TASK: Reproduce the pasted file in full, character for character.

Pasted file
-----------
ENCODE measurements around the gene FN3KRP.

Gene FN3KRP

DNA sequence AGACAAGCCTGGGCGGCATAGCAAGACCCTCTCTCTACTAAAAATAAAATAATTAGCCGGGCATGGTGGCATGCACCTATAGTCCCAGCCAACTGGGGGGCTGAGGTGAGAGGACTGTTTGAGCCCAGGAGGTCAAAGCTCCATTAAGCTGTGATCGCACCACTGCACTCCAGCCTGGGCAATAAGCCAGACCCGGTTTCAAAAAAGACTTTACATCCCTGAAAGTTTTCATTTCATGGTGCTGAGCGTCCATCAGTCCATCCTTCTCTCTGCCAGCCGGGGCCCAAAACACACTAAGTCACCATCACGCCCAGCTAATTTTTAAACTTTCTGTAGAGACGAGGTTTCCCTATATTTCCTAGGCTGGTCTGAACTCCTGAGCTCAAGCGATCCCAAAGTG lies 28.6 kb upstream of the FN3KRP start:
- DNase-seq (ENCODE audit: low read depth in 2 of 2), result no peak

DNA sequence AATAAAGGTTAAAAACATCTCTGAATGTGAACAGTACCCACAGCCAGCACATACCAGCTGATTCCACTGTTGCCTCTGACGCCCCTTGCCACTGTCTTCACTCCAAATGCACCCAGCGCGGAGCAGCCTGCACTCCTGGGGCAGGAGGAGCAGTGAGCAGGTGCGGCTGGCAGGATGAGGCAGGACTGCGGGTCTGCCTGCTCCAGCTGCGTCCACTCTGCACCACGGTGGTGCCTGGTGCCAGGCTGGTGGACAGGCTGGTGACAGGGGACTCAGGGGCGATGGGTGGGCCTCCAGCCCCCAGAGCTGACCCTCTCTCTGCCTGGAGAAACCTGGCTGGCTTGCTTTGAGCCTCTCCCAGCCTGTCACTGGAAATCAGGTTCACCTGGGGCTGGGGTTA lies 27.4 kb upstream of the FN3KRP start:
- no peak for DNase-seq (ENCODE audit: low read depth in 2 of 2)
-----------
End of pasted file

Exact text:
ENCODE measurements around the gene FN3KRP.

Gene FN3KRP

DNA sequence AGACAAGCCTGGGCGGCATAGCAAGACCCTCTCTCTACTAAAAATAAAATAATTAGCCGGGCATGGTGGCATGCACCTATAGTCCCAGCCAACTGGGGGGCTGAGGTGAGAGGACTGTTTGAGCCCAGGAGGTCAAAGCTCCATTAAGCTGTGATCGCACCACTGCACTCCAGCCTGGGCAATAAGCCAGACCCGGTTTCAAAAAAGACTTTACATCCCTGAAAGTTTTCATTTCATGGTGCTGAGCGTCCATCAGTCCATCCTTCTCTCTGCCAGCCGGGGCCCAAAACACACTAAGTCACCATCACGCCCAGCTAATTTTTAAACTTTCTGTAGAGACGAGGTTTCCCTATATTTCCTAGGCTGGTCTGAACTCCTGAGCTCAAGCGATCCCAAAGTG lies 28.6 kb upstream of the FN3KRP start:
- DNase-seq (ENCODE audit: low read depth in 2 of 2), result no peak

DNA sequence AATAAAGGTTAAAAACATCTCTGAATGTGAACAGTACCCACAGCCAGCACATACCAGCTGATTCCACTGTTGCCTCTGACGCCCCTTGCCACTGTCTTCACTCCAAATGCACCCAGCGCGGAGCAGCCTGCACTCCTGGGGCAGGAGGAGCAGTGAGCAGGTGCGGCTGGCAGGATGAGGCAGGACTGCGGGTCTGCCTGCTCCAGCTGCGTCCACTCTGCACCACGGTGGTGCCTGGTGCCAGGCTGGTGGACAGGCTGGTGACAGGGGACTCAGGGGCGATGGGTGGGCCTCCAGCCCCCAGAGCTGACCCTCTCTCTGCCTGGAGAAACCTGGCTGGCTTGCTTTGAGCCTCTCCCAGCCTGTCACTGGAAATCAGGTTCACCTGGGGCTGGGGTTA lies 27.4 kb upstream of the FN3KRP start:
- no peak for DNase-seq (ENCODE audit: low read depth in 2 of 2)